Mandy Moore Talked About The Value Of Going To Therapy & She’s So, So On Point

by Julia Guerra
Matt Winkelmeyer/Getty Images Entertainment/Getty Images

Gary Jules was on point when he sang the words, “It’s a very, very mad world.” To be completely honest, it amazes me that there are still so many people who stigmatize therapy. When you consider the mental strain we tackle amid competitive work environments, social stressors, and the never-ending disasters, both natural and man-made, in this world, acknowledging the fact that you need professional help is not a form of weakness, but an act of bravery. You may not necessarily be going through a tough time in your life, but according to a recent interview with Mandy Moore on therapy, the Huffington Post reports that the This Is Us actress finds comfort in sessions that take place when she genuinely feels like she’s “doing OK.”

Therapy is definitely valuable, and, trust me, the benefits stretch way beyond a means to an end. How many times do you call your mom or best friend to vent about an offensive comment your co-worker made at lunch, or complain about how you missed your first class because public transportation is the absolute worst? Over the years, our culture has come to assume that seeing a therapist is directly linked to mental illness, and while there is absolutely no shame whatsoever in seeking professional help if you are experiencing any type of mental health issues, therapy is not exclusive to those cases.

Sometimes you really do just need to get things off your chest.

I saw a therapist once a week from the beginning of sophomore year through my junior year of college, and it was the best decision I’ve ever made for myself. The person I was during my first session was a persona I’d left behind by my last visit, and, to be honest, I probably didn’t “need” therapy by the time I was entering junior year, but I stuck with it because even on my best day, there was always something to talk about.

Moore told Huffington Post she's a "big proponent of therapy,” because throughout many different situations she encountered in her life, it was a constant. She explained,

I feel like it’s most beneficial at times when I don’t think that I need it, like when there’s not a ton going on that feels stressful.
I find that I get the most benefit out of it sometimes when I feel like I’m doing OK.

In many instances, you may feel perfectly fine, happy even, but sometimes when you have an open-ended discussion that transitions from one part of the day to the next, it can unmask broader issues, or even just allow you to shake off little things that may have affected you more than you initially realized.

Plus, talking to someone who's 100 percent objective can be very constructive in navigating stressful situations in life.

Maybe you’re struggling to see eye-to-eye with a family member, or perhaps you have feelings of resentment toward a close friend and are looking for a third party to weigh in on the situation. It is a straight-up myth that the only people who need or attend therapy sessions have a mental illness.

Author of Teach Me How To Die and staff writer for TalkSpace Joseph Rauch wrote that a common misconception of therapy is that it is only for people with mental illness. He said,

In the same way people visit doctors when they aren’t sick — they might want a checkup, test, or advice — therapy is not exclusively for people with diagnosed mental illness.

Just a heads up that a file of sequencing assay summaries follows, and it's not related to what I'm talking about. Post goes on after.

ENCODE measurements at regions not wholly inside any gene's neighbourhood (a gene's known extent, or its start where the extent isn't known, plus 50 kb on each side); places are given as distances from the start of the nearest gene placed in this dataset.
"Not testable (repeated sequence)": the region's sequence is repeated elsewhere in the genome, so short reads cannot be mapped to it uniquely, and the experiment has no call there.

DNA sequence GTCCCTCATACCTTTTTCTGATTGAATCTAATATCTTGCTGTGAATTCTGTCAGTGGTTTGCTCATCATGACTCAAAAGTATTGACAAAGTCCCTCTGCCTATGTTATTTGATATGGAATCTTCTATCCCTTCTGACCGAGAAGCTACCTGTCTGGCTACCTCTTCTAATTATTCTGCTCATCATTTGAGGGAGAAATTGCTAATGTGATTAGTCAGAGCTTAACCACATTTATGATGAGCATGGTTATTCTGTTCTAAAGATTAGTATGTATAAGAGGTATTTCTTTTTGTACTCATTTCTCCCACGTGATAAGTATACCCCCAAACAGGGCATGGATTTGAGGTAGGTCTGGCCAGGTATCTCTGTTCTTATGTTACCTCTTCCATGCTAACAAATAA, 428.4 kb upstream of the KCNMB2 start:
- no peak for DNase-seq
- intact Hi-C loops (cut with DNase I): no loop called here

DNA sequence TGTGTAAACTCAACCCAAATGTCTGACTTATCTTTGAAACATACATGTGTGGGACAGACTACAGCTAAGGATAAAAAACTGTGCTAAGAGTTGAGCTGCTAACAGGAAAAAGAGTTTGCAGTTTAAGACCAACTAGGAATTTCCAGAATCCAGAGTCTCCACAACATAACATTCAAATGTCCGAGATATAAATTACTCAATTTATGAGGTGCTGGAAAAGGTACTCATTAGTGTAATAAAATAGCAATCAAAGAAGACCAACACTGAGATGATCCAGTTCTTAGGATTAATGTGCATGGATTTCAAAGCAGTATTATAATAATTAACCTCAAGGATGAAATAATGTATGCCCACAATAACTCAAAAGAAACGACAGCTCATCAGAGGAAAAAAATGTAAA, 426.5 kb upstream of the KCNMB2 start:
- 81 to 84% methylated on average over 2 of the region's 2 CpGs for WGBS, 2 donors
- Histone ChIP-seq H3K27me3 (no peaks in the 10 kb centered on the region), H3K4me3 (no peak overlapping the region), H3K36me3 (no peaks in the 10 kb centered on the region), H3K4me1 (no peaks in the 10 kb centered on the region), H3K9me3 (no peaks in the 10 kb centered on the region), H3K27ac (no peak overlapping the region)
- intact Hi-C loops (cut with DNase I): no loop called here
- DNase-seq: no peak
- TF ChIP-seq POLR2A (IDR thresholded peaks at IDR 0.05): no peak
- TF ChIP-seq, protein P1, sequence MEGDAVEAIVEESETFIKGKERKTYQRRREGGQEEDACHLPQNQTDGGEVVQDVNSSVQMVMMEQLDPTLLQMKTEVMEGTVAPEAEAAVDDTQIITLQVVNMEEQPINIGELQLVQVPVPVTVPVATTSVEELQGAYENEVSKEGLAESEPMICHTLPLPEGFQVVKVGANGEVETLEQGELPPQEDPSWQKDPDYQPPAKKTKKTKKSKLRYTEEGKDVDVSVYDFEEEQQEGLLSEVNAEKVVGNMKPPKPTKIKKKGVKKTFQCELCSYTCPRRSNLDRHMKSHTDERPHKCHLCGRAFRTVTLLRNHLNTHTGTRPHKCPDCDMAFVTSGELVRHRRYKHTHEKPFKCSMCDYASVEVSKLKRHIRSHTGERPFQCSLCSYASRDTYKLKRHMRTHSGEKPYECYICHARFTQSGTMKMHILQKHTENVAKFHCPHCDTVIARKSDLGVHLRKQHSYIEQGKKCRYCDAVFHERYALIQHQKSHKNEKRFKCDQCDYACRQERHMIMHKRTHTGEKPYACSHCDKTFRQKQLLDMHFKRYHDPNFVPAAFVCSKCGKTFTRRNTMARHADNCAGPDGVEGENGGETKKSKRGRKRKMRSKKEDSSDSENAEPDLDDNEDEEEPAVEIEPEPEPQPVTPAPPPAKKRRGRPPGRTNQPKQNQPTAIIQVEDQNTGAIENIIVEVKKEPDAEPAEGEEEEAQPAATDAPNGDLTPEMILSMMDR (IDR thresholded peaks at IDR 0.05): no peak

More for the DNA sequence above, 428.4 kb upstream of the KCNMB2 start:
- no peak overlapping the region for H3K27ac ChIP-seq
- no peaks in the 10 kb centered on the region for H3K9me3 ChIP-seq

Good therapists listen to us without judgment and teach us how to solve problems in a healthy way and live a happier life. This is something all of us want, whether we seek help or not.

Talk therapy is a treatment to work through both the conscious and subconscious mind, and the emotions that stem from internal and external confrontation. By discussing our plights with someone such as a therapist or psychologist who has been trained to look at all situations objectively, you may find that it's easier to lay all your frustrations out on the table. Whereas, if you were to sit down with your mom or SO to hash out your problems, it's likely that you could end up holding back to protect their feelings and avoid judgment.

Overall, therapy is meant to improve your quality of life in the long-term, and that's exactly what Moore was getting at.

Another common fallacy about therapy is that sessions are a means to an end. Fix what’s broken and then move on, right? Well, not exactly.

Whether you decide therapy is right for you as a coping mechanism for a mental disorder, or you just need someone to help you make sense of life, the goal of every therapist, psychologist, and counselor is to help you live a happy, healthy, all-around more fulfilling life. To do so, the objective is to identify what bothers you, how you react to these situations, and how to learn from/improve on these behaviors.

According to the American Psychological Association, psychologists utilize a range of "scientifically validated procedures" to ensure patients can learn from their issues and, in turn, develop "healthier, more effective habits."

The goal is that, by attending these sessions and performing these exercises, you're able to not only solve the immediate problem at hand, but you'll also acquire skills that allow you to cope better in similar situations moving forward.

So if you think therapy could potentially be a good fit for you, give it a try. As Moore noted in her interview with Huffington Post, "there's more transparency" about therapy and the stigma behind it. In order to beat that stigma, we need to be more accepting, and maybe even experience the treatment for ourselves in times of need.